The U.S. Department of Interior (DOI) has requested that FERC look at alternative routes for Kinder Morgan's proposed Sierrita Pipeline Project, which is slated to connect with a new pipeline in Northern Mexico at the U.S. border. The recommendation was included in DOI's comments on the pipeline project's draft Environmental Impact Statement (DEIS).

DOI said it is concerned about impacts on the Buenos Aires National Wildlife Refuge in the southern portion of the Altar Valley from the proposed 59-mile, 36-inch diameter pipeline that would deliver natural gas to southwestern markets in the United States and high-growth power generation markets in northern Mexico.

"We are concerned about the short- and long-term environmental impacts this project will have both on and off the refuge," said Patricia Sanderson Port, DOI regional environmental officer, adding that the entire 25 miles of refuge, which was created in 1985, lies within the watershed of the project.

"It is our preference that other alternative routes be further investigated," Port said. "Although alternate routes were analyzed in the [favorable] DEIS [see Daily GPI, Oct. 25, 2013], it is concerning that Sierrita did not pursue alternate pipeline 'connecting points' with Mexico other than Sasabe, AZ."

In December, environmental groups in desert lands between Tucson, AZ, and Mexico asked the Federal Energy Regulatory Commission (FERC) to reject the current DEIS (see Daily GPI, Dec. 19, 2013).

Going back to late in 2012, when the project was called the "Sasabe Lateral Pipeline Project" concerns were being raised by local parties, and a collaborative conservation group composed of ranchers and agricultural interests, the Altar Valley Conservation Alliance, urged that an alternative route and entry point into Mexico be found.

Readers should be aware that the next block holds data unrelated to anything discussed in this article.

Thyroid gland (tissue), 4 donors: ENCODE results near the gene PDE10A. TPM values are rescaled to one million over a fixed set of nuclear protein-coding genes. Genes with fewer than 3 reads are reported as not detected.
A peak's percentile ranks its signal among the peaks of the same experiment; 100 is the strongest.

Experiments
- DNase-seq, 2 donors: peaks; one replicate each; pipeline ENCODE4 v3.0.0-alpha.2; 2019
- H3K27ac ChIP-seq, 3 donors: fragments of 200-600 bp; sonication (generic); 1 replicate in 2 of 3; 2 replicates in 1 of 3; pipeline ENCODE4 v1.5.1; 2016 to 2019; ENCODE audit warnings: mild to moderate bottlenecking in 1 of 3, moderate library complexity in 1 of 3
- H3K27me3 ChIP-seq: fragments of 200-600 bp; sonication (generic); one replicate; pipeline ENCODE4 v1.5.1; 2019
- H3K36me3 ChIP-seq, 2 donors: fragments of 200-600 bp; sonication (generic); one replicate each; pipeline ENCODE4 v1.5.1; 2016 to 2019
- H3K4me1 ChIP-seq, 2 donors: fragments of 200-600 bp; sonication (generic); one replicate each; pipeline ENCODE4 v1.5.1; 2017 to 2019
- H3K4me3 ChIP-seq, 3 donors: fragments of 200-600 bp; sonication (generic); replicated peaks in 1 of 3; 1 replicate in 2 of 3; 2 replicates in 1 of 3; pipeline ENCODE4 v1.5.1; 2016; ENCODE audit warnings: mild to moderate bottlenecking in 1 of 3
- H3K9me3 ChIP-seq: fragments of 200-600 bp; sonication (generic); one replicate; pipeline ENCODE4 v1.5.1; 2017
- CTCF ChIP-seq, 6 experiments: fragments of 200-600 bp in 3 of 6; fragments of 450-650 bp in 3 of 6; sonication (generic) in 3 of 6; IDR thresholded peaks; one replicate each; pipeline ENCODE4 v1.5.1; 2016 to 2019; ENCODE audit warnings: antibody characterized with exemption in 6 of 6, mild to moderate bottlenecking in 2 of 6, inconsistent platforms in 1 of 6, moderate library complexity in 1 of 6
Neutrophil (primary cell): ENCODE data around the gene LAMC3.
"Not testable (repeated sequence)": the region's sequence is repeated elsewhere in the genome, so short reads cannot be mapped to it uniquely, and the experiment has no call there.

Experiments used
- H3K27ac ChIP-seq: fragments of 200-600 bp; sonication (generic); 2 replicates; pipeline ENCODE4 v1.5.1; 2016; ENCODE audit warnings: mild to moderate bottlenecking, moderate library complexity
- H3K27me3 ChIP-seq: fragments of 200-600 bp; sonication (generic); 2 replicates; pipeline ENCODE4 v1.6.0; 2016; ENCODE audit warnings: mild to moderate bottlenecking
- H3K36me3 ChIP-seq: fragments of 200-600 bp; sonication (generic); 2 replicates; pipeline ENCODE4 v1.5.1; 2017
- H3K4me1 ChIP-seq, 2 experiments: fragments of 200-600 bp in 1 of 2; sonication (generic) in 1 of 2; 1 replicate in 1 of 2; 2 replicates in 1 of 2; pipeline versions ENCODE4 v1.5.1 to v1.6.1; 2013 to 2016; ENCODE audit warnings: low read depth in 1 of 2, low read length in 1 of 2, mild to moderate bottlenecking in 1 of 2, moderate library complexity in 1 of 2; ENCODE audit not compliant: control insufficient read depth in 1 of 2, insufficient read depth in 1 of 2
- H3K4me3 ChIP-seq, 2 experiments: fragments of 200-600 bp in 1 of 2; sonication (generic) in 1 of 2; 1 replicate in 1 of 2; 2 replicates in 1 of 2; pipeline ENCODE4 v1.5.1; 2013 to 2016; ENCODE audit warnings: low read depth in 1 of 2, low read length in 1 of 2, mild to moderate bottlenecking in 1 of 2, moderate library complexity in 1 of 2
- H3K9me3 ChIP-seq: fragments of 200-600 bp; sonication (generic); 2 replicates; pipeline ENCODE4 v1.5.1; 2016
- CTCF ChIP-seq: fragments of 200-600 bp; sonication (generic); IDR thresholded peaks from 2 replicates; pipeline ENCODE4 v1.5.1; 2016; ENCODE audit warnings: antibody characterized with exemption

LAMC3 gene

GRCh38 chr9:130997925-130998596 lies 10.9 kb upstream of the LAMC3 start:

Last month, a Houston-based Kinder Morgan spokesperson told NGI that requirements of the pipeline's customers in the project mandate that Sasabe be the terminus of the Sierrita Lateral in order for it to connect with a pipeline being built in Mexico by a unit of San Diego-based Sempra Energy.

DOI is asking FERC to make sure not only that alternative routes be reconsidered, but also a "comparison of all the appropriate threatened and endangered species and their critical habitats" be completed, along with more discussion and analysis of the cumulative effects from various environmental impacts as defined by the National Environmental Policy Act.

While DOI acknowledges that the Sierrita projects' proposed right-of-way (ROW) does not cross the wildlife refuge, the project sponsors have requested use of roads in the refuge to access the ROW. The national refuge has not approved the request, and the process for obtaining a special use permit will not be completed until March, according to DOI.

DOI also said project sponsors estimate construction time at four months, but in the DEIS, the estimate is for eight months. "We recommend providing more clarity regarding this determination in the final EIS," DOI said.

In stressing the need to examine alternate routes more closely, Port said existing utility corridors "would be more conducive for this project." She recommended that those corridors be further investigated.

In the October 2013-released DEIS, FERC staff indicated that the document was based on a review of information provided by Kinder Morgan's Sierrita unit and further developed from data requests. The staff acknowledged that approval of the project would have "some adverse environmental impacts," but said the impacts would be reduced to "less-than-significant levels."